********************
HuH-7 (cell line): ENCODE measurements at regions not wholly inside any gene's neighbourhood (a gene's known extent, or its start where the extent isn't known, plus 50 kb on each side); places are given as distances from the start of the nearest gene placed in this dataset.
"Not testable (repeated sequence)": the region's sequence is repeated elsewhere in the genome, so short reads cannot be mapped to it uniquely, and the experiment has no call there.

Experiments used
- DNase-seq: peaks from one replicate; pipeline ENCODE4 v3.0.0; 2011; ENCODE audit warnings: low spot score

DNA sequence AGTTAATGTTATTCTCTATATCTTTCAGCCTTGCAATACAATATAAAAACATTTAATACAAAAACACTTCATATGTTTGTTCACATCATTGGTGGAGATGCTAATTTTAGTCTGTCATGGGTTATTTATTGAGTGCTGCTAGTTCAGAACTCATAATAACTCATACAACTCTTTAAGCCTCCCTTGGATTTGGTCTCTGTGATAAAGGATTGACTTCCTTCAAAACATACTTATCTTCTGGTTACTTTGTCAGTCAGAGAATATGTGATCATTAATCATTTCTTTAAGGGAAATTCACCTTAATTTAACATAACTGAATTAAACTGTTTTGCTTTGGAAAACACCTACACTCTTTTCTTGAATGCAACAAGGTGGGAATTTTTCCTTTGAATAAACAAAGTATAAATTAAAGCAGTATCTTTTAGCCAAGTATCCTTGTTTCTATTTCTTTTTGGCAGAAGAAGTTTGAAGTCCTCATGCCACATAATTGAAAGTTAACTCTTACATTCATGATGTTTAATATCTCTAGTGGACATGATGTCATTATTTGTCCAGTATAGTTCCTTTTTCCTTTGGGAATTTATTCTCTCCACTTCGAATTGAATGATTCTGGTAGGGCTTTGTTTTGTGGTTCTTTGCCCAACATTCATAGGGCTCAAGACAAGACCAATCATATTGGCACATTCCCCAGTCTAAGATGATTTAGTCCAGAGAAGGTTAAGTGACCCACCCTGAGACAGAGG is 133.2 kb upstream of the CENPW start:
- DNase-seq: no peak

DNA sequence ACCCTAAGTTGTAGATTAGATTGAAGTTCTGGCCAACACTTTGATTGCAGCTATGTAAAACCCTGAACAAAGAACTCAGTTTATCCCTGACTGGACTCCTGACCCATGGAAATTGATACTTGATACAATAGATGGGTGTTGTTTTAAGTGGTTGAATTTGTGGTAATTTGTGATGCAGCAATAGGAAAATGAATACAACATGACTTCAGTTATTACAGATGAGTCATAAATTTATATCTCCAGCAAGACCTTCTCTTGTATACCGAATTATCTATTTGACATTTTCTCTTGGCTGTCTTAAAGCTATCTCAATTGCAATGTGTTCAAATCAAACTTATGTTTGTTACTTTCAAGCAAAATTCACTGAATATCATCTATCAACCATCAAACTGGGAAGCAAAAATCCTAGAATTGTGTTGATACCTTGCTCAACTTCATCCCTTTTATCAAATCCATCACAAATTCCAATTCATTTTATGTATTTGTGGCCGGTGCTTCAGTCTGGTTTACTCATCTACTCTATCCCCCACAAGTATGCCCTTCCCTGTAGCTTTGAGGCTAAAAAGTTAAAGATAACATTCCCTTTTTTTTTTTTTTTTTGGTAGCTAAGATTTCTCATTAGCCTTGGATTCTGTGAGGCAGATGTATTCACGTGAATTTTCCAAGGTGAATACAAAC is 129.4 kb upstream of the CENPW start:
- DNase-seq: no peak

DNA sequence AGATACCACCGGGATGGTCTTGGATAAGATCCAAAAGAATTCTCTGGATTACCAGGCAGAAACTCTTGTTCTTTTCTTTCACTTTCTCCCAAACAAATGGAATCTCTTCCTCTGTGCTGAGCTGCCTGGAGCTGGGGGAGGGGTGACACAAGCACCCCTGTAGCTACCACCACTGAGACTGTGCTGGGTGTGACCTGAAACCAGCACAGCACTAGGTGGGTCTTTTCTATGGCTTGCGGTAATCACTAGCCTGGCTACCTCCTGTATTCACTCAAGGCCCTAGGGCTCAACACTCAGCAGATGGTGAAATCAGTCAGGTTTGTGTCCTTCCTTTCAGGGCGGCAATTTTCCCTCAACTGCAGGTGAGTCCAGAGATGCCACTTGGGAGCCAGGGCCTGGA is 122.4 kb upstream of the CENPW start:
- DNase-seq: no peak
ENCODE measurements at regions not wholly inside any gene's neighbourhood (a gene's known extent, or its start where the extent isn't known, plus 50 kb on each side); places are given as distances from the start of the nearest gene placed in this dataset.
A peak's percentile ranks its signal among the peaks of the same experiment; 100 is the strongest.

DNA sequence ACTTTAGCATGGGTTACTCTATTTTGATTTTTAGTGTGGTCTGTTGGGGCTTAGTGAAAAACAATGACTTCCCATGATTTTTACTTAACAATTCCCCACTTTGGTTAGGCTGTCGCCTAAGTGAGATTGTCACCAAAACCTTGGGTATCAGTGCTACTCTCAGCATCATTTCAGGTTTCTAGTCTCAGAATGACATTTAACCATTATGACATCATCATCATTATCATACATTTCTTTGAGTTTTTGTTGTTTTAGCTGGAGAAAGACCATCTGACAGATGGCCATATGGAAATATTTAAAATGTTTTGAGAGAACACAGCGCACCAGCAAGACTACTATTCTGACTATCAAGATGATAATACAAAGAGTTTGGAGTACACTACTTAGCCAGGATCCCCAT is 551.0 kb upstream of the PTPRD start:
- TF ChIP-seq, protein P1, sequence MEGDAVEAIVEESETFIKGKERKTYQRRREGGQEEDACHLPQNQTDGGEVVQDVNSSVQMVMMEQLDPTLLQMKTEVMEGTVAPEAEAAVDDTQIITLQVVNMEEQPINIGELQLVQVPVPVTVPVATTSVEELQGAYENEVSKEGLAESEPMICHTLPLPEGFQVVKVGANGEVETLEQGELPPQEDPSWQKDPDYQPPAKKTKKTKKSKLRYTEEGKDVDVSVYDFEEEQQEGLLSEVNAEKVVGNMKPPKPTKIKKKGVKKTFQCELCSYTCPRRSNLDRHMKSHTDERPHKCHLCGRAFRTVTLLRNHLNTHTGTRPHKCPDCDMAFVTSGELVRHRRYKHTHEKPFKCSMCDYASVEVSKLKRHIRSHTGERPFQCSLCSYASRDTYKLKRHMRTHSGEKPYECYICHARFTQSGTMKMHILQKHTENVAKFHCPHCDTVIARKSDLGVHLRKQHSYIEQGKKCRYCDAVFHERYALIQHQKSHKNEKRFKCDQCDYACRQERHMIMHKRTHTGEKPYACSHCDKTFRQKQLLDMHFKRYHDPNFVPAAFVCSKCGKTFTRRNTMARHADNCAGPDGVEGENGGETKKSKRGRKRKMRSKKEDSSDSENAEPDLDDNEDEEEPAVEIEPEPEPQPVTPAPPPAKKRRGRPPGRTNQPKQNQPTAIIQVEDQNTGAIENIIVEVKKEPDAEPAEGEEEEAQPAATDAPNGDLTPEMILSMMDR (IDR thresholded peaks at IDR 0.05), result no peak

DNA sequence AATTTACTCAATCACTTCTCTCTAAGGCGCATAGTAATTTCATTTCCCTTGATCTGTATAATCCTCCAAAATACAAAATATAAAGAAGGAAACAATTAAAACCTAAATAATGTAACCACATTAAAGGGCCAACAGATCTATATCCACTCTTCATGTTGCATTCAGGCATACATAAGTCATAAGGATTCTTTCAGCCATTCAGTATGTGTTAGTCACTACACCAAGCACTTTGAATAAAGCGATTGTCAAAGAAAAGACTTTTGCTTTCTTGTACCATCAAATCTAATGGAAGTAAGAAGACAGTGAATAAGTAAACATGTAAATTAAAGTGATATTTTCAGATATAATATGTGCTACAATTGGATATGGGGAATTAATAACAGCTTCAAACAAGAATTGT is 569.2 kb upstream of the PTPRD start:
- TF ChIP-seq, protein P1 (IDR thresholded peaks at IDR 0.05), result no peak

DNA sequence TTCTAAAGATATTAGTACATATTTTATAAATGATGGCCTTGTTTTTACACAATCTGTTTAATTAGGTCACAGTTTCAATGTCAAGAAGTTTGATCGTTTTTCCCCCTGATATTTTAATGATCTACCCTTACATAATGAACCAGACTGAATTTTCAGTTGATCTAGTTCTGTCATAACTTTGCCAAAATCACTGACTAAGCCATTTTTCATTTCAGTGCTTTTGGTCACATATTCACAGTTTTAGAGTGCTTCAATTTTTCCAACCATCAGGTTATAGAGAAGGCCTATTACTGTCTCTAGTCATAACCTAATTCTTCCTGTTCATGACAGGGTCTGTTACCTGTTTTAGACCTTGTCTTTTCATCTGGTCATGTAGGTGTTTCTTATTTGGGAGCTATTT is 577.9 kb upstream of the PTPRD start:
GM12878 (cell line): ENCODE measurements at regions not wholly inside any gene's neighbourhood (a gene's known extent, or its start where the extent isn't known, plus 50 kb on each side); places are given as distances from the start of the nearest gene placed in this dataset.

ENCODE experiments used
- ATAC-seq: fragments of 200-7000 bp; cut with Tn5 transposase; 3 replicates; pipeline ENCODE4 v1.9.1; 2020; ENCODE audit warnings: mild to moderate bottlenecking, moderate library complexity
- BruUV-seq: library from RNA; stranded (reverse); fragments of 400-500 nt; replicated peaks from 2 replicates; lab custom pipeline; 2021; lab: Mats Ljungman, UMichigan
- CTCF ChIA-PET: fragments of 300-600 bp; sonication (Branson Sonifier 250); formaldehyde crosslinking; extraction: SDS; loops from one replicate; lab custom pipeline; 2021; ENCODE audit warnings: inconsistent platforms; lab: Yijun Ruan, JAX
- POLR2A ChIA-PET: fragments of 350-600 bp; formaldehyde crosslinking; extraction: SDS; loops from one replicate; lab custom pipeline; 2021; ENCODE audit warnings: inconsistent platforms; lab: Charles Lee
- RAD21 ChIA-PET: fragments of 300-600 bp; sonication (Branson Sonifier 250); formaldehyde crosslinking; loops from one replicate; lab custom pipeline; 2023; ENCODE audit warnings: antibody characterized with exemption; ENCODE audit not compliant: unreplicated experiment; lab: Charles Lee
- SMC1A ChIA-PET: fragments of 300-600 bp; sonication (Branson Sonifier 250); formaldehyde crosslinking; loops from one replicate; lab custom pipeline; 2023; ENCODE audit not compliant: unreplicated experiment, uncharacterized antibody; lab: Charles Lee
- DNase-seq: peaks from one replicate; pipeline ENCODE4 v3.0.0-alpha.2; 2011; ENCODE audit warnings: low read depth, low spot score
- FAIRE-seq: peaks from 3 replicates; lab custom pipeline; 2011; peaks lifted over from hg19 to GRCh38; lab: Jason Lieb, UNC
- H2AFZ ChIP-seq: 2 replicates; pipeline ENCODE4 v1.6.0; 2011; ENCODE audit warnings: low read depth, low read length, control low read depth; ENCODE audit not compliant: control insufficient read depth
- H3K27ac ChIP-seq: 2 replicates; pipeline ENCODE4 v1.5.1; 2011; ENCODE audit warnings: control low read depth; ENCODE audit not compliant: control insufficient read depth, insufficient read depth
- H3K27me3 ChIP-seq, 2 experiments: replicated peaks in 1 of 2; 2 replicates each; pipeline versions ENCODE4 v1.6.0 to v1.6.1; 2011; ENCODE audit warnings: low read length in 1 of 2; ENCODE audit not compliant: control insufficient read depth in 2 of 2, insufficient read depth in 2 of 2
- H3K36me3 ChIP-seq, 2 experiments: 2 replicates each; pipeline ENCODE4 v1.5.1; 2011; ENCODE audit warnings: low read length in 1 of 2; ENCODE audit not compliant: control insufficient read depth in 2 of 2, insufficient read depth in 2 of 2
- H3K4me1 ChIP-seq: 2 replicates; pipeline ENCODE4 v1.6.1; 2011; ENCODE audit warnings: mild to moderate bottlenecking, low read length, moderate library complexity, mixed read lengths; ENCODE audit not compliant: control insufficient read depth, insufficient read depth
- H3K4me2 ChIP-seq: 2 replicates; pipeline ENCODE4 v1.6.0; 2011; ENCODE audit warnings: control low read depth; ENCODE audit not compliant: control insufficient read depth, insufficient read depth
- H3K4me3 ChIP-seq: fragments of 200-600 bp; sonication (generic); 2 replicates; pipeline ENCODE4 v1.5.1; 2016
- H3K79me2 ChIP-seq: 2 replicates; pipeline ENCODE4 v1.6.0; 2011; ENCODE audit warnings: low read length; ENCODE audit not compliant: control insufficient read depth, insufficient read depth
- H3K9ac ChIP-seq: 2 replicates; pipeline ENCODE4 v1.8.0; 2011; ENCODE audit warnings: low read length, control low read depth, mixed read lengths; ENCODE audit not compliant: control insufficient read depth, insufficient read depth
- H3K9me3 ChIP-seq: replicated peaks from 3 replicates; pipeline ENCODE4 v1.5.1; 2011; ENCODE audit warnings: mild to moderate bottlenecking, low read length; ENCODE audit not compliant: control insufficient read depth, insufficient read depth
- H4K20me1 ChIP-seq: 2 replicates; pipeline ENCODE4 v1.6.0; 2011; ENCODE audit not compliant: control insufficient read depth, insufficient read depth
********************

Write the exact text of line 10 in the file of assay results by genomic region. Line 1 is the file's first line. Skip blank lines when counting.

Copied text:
- DNase-seq: no peak